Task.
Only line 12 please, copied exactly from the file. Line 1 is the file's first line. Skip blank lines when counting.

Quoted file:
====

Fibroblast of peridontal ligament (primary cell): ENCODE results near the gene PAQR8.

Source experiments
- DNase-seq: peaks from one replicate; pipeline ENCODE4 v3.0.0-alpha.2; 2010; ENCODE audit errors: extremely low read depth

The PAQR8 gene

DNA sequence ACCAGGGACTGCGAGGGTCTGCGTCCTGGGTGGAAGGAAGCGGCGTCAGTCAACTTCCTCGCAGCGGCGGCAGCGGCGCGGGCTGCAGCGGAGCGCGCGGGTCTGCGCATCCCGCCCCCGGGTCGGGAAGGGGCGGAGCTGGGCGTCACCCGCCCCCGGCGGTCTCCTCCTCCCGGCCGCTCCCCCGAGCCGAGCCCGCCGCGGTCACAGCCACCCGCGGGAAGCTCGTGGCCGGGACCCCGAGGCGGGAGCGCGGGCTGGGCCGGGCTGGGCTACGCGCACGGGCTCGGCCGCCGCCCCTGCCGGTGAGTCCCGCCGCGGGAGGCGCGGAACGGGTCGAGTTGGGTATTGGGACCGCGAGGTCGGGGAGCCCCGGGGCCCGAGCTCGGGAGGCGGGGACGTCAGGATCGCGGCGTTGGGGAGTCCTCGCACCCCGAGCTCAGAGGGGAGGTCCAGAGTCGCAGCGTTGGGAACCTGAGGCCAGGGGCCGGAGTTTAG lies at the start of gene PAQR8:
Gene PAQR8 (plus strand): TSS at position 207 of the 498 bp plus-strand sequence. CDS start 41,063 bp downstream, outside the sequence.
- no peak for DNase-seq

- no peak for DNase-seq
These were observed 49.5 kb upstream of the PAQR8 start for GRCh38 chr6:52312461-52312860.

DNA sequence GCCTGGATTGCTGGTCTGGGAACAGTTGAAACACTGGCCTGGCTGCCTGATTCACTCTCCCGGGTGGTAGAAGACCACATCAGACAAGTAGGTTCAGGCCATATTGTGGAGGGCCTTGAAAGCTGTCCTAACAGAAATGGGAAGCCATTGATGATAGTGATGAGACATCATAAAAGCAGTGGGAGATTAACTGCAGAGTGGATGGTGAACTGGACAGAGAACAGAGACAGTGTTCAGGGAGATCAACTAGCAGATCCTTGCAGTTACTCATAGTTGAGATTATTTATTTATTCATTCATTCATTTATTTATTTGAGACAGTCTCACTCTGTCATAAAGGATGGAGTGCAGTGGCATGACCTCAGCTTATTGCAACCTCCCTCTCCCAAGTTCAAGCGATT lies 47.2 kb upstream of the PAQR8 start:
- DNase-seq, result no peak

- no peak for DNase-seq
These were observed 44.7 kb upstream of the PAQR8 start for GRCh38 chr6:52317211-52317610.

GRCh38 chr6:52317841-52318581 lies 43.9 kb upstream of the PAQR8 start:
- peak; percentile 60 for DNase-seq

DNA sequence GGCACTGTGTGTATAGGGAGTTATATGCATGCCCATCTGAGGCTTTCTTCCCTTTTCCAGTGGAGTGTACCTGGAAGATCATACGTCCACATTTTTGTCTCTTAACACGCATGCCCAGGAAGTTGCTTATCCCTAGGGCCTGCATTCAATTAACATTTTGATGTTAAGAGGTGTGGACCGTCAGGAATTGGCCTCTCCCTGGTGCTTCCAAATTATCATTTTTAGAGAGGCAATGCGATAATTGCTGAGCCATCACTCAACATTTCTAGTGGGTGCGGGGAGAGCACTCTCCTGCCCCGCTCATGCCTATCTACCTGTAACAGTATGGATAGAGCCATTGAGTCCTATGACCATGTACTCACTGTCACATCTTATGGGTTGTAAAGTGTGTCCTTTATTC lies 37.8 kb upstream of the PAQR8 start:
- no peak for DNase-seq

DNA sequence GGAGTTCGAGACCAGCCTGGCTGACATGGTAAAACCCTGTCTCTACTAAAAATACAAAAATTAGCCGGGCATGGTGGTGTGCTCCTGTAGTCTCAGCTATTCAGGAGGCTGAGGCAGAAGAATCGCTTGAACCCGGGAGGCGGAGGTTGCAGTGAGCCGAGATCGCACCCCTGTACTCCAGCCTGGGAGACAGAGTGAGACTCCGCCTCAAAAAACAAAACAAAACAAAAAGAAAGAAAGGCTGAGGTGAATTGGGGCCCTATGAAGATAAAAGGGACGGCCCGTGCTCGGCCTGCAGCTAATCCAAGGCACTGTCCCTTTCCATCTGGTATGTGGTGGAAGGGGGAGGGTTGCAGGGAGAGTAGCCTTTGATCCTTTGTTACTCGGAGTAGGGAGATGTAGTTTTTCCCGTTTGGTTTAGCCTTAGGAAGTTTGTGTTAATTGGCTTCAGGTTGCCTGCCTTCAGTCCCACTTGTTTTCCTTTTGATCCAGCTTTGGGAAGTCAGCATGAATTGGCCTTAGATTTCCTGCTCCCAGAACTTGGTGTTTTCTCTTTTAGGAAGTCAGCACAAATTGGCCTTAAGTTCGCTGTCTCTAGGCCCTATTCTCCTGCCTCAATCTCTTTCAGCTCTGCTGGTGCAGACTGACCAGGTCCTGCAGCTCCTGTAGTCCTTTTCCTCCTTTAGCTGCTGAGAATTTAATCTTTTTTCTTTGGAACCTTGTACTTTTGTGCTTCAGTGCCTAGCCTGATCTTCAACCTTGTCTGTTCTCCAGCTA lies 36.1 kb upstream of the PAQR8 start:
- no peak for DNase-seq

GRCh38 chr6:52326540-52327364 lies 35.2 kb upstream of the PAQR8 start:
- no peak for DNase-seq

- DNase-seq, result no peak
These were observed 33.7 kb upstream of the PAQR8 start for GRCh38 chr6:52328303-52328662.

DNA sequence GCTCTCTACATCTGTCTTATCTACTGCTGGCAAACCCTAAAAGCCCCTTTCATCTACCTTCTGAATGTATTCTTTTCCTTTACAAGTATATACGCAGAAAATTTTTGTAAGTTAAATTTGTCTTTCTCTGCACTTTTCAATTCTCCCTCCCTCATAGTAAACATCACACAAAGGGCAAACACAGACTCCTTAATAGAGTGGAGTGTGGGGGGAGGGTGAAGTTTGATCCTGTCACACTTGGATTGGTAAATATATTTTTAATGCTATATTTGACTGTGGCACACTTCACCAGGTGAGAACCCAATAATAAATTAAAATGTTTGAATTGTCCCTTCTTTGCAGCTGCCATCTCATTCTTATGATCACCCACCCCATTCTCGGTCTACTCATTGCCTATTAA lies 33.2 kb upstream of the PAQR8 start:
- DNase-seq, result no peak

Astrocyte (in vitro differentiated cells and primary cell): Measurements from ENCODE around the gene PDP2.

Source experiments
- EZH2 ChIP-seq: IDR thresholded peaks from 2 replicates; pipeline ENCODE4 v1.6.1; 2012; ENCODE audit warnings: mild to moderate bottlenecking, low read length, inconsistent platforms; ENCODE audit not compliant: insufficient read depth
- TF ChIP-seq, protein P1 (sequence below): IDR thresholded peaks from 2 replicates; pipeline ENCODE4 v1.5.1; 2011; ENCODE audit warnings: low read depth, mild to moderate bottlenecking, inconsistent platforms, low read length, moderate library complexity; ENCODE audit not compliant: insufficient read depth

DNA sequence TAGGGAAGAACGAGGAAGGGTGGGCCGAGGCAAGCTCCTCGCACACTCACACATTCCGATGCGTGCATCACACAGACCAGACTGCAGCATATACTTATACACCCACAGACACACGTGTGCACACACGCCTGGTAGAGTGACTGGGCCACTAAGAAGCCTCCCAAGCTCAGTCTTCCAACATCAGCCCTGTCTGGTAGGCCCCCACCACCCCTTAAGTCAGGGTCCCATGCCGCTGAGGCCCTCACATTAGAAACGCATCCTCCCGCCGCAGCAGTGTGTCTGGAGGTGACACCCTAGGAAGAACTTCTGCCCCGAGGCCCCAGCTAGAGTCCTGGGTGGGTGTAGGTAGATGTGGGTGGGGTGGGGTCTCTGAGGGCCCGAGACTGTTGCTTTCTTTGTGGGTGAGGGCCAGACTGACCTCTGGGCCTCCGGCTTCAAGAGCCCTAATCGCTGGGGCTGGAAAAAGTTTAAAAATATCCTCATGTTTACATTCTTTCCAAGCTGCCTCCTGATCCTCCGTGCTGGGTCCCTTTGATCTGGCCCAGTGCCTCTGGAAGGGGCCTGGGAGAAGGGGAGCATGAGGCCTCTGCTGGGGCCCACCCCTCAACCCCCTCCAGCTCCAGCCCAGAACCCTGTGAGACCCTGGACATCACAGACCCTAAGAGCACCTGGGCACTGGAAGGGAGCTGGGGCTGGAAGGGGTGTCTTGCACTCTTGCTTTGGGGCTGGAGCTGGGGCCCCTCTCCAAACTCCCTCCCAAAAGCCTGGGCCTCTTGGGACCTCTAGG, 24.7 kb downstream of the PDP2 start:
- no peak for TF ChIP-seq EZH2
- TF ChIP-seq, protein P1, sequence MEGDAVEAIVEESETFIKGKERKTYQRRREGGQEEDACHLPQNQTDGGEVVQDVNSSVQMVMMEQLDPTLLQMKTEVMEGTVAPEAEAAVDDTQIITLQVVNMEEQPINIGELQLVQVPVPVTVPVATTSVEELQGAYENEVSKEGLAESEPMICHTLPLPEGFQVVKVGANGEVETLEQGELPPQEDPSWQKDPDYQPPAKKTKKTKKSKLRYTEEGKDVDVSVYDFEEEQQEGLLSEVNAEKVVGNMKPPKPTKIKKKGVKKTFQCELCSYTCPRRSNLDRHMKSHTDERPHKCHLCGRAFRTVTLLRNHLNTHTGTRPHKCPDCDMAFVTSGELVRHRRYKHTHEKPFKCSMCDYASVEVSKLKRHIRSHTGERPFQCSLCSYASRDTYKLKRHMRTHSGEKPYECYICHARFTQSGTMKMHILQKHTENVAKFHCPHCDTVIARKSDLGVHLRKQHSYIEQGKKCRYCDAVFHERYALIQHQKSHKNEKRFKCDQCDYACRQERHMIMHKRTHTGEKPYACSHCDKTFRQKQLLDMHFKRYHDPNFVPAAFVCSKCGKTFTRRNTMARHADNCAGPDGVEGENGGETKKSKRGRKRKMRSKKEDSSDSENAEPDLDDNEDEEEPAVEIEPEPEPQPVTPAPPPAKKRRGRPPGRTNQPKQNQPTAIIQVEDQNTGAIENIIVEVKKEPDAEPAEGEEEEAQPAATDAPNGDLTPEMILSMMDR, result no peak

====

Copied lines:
- no peak for DNase-seq